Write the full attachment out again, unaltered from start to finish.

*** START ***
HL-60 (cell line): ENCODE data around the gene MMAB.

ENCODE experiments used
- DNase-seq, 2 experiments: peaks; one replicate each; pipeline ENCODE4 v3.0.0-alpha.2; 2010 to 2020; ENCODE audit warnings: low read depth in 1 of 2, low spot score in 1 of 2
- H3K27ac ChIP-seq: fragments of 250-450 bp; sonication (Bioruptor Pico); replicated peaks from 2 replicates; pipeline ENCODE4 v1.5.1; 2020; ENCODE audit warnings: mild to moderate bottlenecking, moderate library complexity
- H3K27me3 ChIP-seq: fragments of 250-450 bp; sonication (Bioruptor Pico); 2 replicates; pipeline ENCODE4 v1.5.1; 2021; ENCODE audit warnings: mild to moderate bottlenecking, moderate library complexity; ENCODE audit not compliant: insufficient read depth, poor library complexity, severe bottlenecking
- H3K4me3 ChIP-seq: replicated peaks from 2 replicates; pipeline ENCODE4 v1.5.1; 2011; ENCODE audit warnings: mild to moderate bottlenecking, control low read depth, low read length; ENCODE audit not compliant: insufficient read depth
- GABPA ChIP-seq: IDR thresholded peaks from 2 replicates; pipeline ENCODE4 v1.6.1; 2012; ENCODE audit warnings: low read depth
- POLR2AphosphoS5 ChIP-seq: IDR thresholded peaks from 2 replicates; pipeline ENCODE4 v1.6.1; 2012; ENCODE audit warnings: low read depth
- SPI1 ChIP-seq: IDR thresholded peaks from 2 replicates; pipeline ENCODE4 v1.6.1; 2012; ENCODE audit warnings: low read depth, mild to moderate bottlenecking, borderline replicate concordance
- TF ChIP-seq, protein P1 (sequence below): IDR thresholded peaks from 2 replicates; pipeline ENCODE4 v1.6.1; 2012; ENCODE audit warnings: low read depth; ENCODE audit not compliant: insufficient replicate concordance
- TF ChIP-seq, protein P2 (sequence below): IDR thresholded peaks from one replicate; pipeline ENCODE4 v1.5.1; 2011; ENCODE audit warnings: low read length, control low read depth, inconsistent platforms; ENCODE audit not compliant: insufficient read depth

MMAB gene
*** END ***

HL-60 (cell line): ENCODE data around the gene MMAB.

ENCODE experiments used
- DNase-seq, 2 experiments: peaks; one replicate each; pipeline ENCODE4 v3.0.0-alpha.2; 2010 to 2020; ENCODE audit warnings: low read depth in 1 of 2, low spot score in 1 of 2
- H3K27ac ChIP-seq: fragments of 250-450 bp; sonication (Bioruptor Pico); replicated peaks from 2 replicates; pipeline ENCODE4 v1.5.1; 2020; ENCODE audit warnings: mild to moderate bottlenecking, moderate library complexity
- H3K27me3 ChIP-seq: fragments of 250-450 bp; sonication (Bioruptor Pico); 2 replicates; pipeline ENCODE4 v1.5.1; 2021; ENCODE audit warnings: mild to moderate bottlenecking, moderate library complexity; ENCODE audit not compliant: insufficient read depth, poor library complexity, severe bottlenecking
- H3K4me3 ChIP-seq: replicated peaks from 2 replicates; pipeline ENCODE4 v1.5.1; 2011; ENCODE audit warnings: mild to moderate bottlenecking, control low read depth, low read length; ENCODE audit not compliant: insufficient read depth
- GABPA ChIP-seq: IDR thresholded peaks from 2 replicates; pipeline ENCODE4 v1.6.1; 2012; ENCODE audit warnings: low read depth
- POLR2AphosphoS5 ChIP-seq: IDR thresholded peaks from 2 replicates; pipeline ENCODE4 v1.6.1; 2012; ENCODE audit warnings: low read depth
- SPI1 ChIP-seq: IDR thresholded peaks from 2 replicates; pipeline ENCODE4 v1.6.1; 2012; ENCODE audit warnings: low read depth, mild to moderate bottlenecking, borderline replicate concordance
- TF ChIP-seq, protein P1 (sequence below): IDR thresholded peaks from 2 replicates; pipeline ENCODE4 v1.6.1; 2012; ENCODE audit warnings: low read depth; ENCODE audit not compliant: insufficient replicate concordance
- TF ChIP-seq, protein P2 (sequence below): IDR thresholded peaks from one replicate; pipeline ENCODE4 v1.5.1; 2011; ENCODE audit warnings: low read length, control low read depth, inconsistent platforms; ENCODE audit not compliant: insufficient read depth

MMAB gene